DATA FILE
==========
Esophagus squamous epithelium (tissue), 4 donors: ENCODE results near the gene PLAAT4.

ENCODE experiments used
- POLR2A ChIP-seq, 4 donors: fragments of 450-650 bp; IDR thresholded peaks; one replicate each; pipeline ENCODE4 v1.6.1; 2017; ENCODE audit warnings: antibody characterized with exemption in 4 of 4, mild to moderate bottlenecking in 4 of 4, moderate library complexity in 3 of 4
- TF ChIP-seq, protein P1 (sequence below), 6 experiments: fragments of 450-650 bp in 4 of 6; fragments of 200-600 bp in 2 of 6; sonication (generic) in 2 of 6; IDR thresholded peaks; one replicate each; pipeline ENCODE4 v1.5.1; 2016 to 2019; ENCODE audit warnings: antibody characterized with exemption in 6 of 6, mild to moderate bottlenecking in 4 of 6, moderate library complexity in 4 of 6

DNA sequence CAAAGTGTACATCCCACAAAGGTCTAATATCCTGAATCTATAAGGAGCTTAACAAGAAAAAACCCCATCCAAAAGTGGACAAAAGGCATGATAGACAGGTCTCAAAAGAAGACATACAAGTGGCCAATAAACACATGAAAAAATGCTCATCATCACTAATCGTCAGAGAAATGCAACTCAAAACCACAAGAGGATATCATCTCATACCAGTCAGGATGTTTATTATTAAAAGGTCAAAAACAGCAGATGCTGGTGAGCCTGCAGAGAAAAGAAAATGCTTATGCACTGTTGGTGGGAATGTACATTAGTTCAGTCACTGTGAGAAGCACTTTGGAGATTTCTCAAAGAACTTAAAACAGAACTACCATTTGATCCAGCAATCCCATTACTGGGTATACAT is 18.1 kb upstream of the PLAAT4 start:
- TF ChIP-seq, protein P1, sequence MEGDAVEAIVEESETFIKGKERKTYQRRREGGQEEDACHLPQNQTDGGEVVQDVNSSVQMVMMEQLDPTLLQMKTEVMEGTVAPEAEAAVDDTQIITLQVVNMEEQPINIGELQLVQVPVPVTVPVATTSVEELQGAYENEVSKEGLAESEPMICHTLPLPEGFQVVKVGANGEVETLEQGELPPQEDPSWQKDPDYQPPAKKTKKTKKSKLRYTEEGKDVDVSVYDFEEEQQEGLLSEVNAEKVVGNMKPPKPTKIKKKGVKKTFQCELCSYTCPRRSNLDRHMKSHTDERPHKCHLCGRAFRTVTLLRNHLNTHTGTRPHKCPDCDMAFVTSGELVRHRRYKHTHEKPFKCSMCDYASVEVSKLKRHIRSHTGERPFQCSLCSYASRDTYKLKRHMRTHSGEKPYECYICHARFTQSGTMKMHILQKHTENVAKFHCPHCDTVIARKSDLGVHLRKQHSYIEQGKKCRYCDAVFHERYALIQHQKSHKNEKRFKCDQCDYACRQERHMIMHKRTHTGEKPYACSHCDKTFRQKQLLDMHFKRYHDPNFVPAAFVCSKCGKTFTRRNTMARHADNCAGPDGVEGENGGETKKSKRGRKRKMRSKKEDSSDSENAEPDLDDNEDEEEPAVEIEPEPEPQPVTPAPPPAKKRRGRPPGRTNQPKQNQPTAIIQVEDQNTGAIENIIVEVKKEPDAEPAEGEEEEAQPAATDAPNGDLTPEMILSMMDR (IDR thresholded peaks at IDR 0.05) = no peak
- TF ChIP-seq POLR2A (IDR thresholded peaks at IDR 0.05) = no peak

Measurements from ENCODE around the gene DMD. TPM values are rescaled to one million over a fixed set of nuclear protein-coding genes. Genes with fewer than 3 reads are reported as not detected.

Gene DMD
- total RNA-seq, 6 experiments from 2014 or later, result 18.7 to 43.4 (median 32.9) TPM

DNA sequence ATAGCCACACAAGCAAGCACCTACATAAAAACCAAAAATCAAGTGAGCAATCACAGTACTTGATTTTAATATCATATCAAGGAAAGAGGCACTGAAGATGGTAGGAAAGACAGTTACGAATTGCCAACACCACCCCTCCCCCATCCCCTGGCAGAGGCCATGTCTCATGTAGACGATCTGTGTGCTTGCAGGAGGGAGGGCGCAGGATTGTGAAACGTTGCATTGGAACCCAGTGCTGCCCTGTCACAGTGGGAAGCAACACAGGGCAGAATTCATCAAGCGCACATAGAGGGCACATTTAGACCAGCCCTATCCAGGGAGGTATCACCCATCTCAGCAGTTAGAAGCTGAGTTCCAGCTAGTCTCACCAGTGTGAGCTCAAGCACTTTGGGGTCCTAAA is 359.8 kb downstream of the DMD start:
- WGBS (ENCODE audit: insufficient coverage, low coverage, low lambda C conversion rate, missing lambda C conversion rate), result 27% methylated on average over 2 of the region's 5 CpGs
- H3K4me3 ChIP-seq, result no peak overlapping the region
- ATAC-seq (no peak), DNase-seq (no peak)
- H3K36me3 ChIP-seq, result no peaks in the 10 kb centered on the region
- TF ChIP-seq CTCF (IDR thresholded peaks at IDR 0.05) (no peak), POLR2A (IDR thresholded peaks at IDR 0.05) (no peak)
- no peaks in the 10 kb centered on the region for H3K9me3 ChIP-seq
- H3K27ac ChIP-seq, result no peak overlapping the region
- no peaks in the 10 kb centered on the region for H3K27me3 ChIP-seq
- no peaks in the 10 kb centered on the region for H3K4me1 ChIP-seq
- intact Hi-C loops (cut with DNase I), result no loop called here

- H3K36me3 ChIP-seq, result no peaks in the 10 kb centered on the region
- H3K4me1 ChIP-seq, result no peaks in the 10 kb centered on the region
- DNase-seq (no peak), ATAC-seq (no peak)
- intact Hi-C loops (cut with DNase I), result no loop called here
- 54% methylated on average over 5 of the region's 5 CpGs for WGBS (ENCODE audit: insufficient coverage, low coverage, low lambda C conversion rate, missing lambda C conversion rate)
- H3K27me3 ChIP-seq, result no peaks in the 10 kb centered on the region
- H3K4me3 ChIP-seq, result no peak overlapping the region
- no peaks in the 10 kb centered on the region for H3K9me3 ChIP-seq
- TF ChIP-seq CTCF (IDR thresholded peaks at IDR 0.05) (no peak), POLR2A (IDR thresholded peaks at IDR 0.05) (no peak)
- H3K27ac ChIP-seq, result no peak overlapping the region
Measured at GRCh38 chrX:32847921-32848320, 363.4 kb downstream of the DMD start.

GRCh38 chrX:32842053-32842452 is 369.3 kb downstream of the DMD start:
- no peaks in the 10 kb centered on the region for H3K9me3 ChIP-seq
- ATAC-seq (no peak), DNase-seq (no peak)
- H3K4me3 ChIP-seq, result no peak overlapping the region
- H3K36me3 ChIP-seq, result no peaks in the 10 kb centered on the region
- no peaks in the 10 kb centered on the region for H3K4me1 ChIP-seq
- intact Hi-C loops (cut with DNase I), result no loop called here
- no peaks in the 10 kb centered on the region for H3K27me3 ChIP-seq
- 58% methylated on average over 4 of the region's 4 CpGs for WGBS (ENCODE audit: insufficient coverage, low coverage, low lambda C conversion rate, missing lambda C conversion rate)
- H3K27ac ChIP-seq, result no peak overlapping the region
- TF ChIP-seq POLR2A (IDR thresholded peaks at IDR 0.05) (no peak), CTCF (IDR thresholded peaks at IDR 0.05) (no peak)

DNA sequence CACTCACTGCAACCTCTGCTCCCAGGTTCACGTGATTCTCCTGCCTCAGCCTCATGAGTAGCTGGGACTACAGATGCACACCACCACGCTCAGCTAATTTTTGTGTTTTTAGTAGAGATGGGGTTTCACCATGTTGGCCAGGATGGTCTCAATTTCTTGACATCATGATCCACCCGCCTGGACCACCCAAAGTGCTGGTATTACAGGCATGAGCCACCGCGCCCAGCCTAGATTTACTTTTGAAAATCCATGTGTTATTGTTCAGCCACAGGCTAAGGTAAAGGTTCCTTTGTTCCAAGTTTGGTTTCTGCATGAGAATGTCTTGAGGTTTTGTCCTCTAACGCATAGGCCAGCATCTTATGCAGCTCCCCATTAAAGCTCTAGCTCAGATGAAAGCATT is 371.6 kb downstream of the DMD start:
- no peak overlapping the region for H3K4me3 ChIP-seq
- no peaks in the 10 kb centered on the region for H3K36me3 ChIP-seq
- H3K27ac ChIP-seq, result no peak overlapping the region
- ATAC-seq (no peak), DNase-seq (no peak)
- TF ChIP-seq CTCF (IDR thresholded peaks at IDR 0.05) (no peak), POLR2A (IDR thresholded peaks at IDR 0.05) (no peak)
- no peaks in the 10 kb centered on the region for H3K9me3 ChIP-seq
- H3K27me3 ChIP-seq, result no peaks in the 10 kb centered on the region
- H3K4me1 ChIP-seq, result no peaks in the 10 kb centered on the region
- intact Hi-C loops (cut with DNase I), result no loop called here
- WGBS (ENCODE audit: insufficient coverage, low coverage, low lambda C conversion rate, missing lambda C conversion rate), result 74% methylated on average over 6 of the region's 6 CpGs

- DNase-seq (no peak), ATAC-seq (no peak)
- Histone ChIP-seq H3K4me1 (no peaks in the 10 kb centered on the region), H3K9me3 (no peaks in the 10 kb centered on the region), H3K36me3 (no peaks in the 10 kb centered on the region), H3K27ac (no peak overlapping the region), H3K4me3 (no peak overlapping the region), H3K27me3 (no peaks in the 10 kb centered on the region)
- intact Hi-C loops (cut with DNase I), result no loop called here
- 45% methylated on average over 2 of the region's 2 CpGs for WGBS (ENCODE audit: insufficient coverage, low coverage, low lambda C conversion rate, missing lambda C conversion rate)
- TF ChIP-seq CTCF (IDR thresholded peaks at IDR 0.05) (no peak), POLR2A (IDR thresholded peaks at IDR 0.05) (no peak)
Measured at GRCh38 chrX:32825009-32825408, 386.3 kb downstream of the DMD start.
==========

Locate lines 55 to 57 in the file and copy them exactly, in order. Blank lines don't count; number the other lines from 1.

- DNase-seq (no peak), ATAC-seq (no peak)
- Histone ChIP-seq H3K4me1 (no peaks in the 10 kb centered on the region), H3K9me3 (no peaks in the 10 kb centered on the region), H3K36me3 (no peaks in the 10 kb centered on the region), H3K27ac (no peak overlapping the region), H3K4me3 (no peak overlapping the region), H3K27me3 (no peaks in the 10 kb centered on the region)
- intact Hi-C loops (cut with DNase I), result no loop called here